These women would also like to see more "women-only" facilities and activity programs that bring co-workers and family members together, say Amy A. Eyler, Ph.D., of St. Louis University and colleagues, who oversaw the three-year research project.
Beyond this common ground, however, there is a mix of factors that influence whether Latina, Native American, black and white women in rural and urban areas are physically active, the researchers say.
Their study confirmed that some factors, like age and general health, influence activity in expected ways: Healthier and younger women in the study were more likely to get the recommended amount of exercise. Women who were confident about their ability to exercise were also more likely to be physically active.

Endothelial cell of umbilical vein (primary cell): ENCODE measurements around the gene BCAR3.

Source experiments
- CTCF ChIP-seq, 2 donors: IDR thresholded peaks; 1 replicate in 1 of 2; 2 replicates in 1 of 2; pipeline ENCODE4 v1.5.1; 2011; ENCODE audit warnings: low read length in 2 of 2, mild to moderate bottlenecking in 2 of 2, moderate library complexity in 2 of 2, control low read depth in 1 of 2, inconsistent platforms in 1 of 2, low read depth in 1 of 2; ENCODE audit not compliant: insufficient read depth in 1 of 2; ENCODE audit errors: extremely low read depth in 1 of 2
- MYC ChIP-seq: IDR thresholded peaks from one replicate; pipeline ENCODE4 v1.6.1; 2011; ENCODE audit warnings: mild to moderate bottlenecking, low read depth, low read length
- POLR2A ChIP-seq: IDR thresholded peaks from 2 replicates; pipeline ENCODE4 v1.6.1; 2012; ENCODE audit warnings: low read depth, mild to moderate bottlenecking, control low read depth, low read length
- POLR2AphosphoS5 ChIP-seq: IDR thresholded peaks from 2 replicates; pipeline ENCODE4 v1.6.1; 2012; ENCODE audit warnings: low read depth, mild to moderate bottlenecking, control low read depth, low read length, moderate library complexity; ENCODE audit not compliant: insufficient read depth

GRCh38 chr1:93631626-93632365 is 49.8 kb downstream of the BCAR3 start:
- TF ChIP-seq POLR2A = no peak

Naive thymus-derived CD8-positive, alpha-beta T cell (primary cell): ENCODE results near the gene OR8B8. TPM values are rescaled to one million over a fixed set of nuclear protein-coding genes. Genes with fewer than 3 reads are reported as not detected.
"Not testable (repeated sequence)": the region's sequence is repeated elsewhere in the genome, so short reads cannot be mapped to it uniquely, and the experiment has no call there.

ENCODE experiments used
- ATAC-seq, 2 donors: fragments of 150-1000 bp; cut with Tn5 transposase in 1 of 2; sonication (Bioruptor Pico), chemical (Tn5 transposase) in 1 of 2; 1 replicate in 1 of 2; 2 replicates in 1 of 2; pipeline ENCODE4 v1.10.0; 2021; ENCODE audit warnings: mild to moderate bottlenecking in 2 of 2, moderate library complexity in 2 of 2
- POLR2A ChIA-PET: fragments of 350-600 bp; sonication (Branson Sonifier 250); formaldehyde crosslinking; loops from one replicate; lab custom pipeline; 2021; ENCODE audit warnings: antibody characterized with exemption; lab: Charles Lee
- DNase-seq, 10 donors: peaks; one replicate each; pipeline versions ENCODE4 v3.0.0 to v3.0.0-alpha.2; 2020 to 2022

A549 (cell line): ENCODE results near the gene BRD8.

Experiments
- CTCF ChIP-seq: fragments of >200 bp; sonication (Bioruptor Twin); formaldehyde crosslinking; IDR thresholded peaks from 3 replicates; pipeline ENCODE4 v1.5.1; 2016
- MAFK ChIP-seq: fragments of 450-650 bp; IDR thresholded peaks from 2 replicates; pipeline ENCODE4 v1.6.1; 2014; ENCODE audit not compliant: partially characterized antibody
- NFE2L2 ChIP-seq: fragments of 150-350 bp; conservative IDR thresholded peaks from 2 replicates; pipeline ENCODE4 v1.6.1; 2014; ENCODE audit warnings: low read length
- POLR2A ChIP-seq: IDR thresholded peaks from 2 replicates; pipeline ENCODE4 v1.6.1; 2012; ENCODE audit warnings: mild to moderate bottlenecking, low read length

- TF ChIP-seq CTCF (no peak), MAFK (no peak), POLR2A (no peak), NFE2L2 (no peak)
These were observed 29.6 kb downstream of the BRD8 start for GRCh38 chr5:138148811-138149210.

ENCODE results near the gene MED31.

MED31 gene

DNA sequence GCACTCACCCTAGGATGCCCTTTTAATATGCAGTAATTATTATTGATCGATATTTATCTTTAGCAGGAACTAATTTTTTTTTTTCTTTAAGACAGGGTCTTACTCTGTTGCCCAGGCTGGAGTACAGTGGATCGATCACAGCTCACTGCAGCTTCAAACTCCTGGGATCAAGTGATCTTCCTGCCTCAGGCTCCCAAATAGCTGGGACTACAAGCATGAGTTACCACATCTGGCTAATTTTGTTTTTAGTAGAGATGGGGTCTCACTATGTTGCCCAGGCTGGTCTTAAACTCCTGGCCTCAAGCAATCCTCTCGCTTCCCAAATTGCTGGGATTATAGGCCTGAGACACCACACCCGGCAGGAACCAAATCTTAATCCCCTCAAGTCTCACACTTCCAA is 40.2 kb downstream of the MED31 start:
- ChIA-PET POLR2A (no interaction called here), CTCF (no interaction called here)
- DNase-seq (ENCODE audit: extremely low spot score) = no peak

But other factors had an unexpected relationship with exercise among the women. In several populations, for example, women with many children were more likely than those with fewer children to be active, according to Eyler and colleagues.
The study also found that social factors like knowing people who exercise and attending religious services were associated with levels of physical activity for many of the women. Surprisingly, aspects of the physical environment like the prevalence of sidewalks or traffic did not play a consistent role in whether women exercised, the researchers found.
The researchers interviewed groups of black and Latina women living in Chicago and Baltimore, black women in rural South Carolina and Alabama, Latina women in urban North Carolina and Virginia, Native American women in rural and urban communities in the Southwest and white women living in rural areas of the Midwest. Th
Contact: Amy Eyler
Center for the Advancement of Health